RFC Fans are acting in an ILLEGAL way but the Authorities WON’T act against them unless they can include CELTIC in the sanctions.

    Thank you for the admission… JUSTICE SCOTTISH STYLE.

    And please read what I wrote, I never said that Celtic’s support are squeeky clean, I said that Celtic are being dragged into a RFC problem and quoted when THEY ended up with the blame.

  31. And that, sir, is the most important point for Rangers fans.

    Frankly I astounded that there has not been a storming of the Bastille. Their club has been run by a combination of blind incompetents and crooks.

  32. bilbo baggins says:

    Hi Count

    you might not be able to read this if you can’t access posts after 9.19am. Try closing down and logging on again, site has been OK today for me.

    Good luck.

  33. Boab says:

    There have been some questions recently regarding whether Dave King (the latest saviour) has actually settled his affairs with SARS. In fact someone on a radio talk show recently “corrected” a caller who suggested that the matter was in fact ongoing. I have seen nothing to suggest that the issue is over, indeed not only does the tax matter seem to be outstanding but that the 322 charges against him are also ongoing.

    This in The Herald is a decent summary.


  34. If Dave King has settled his tax affairs in South Africa, he has uncharacteristically kept it quiet.

    After his last claim of a settlement, SARS came out the next day with a statement denying it. The South African media has not mentioned it in recent months (and it is a very prominent case). So until I see a government statement from South Africa saying that his tax affairs are now in order and that his UK restraining orders preventing him from buying so much as a car in Britain, we can dismiss take of Dave King the Messiah as more Scottish media bull.

    Scotland’s media has gotten everything wrong on this story so far. Now is not the time to start believing them.

  35. Evens says:

    The only rational explanation for the appearance of the ‘new deal’ , complete with Dave King as a backer (!) is that it’s just a smokescreen to cover the fact that Whyte has walked away….if he was ever really there in the first place.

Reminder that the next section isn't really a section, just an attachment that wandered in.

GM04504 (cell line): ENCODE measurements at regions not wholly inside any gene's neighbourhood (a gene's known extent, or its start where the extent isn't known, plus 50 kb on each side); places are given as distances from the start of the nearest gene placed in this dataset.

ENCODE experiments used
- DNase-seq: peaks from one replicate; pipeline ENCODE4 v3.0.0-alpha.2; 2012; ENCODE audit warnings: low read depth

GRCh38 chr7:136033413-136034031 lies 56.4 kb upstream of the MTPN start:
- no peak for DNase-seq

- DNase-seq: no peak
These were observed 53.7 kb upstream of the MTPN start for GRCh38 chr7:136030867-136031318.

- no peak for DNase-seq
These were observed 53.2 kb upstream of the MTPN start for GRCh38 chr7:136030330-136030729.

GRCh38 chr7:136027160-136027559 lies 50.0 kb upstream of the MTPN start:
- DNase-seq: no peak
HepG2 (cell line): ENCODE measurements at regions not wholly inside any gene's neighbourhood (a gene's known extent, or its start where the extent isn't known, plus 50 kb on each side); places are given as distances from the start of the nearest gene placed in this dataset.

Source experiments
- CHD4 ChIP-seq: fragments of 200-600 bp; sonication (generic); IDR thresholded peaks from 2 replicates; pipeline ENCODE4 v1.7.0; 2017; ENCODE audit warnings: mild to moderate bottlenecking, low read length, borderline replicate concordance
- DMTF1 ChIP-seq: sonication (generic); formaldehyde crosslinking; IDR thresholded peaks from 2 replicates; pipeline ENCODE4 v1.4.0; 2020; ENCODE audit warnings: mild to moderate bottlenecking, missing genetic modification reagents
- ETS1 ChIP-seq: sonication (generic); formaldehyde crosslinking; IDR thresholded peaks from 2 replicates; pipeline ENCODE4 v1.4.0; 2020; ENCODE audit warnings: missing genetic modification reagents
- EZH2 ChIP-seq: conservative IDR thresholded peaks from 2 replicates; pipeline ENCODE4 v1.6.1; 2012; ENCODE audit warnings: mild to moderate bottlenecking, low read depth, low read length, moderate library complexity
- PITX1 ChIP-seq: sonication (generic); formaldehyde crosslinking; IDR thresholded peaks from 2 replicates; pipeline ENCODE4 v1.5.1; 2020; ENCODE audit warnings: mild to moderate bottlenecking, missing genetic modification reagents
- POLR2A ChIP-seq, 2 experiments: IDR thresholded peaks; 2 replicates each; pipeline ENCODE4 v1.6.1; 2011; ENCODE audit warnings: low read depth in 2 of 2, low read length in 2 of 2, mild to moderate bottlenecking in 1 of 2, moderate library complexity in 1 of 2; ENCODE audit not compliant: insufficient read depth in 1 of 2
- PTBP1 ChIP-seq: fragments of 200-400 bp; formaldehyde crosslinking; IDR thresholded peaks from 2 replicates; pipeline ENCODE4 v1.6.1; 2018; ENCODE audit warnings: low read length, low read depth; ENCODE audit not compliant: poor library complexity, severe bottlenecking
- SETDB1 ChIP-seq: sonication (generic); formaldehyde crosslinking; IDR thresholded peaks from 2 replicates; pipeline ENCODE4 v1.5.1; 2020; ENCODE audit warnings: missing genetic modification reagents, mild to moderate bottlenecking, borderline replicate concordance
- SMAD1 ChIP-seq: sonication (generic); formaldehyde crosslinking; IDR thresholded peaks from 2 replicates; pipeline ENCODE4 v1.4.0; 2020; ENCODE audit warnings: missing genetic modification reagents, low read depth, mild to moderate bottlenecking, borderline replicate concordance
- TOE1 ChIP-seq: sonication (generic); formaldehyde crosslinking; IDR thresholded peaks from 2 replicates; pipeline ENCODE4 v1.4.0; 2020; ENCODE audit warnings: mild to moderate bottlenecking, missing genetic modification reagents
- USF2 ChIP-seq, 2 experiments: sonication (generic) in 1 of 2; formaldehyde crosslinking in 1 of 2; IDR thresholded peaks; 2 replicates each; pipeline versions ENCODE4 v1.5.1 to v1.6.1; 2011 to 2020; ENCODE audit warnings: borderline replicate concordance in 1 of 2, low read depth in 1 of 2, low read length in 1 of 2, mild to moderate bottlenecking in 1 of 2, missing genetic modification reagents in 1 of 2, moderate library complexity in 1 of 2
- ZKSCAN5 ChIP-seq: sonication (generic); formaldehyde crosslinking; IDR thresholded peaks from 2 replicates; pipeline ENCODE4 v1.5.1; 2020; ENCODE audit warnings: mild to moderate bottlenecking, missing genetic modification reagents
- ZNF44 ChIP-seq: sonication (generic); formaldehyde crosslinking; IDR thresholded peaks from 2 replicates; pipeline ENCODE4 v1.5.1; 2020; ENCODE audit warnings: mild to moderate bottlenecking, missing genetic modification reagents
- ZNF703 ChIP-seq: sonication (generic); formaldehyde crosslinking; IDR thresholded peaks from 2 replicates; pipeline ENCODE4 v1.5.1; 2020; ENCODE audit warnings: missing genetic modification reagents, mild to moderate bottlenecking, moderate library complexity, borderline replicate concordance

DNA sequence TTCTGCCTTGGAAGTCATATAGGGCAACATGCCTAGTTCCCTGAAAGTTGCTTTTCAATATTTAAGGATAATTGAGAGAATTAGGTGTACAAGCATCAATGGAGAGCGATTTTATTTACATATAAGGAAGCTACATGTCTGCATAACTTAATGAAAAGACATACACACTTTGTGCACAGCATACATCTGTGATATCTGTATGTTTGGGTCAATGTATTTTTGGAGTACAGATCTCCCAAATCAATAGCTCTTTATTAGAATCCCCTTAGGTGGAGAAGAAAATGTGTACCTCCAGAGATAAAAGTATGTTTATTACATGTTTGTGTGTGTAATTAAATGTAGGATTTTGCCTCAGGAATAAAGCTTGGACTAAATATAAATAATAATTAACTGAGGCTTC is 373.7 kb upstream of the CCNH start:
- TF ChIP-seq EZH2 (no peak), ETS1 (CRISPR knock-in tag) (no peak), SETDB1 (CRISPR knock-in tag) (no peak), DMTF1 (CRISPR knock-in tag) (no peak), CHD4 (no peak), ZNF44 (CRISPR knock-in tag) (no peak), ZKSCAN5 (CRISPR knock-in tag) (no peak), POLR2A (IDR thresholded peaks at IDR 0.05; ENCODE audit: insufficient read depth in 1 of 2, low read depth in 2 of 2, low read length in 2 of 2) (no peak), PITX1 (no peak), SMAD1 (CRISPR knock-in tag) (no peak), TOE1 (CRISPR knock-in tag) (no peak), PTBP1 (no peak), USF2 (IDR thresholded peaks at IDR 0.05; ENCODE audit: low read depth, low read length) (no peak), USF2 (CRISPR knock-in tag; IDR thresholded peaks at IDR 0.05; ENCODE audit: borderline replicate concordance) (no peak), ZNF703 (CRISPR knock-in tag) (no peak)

How about this as a scenarion ?

    The ‘new deal’ buys enough time for season book money to start coming in.
    The bank don’t care where the debt repayment comes from, and the debt has been serviced up till now through draining RFCs resources.
    The season book money could provide another few million for the bank, and see RFC through the close season.
    RFC still have some profitable assets, eg Jelavic, Davis, Bougherra. They could provide another few million.
    If RFC actually win the league then the bank can hold onto RFC for a bit longer and take any Champions League cash that is generated.
    All the while vetoing the purchase of new players unless there is a good business case -again Jelavic being a case in point. RFC start the season with more on loan players and Ness, Fleck, Hutton etc as a first team squad.
    By about October, the bank may have recovered as much as they think they can, and the final HMRC judgement is delivered after the inevitable appeal.
    They pull the plug and walk away.

  36. davytheloton says:

    Murray park is greenbelt, there is no chance of any building there, therefore it only has an agricultural value, Ibrox and surrounding property is,realistically speaking, worthless. If there as any assests of value, surely there woud be competing buyers? Last night’s Evening Times spoke of a group of people prepared to bail out whoever David Murray decided would be fit to buy his club ( Murray the Kingmaker), Everyone knows that Murray doesn’t own Rangers anymore, why the pretence? Say it’s all pish, there is no tax case, no shortage of funds, where are these blue knights?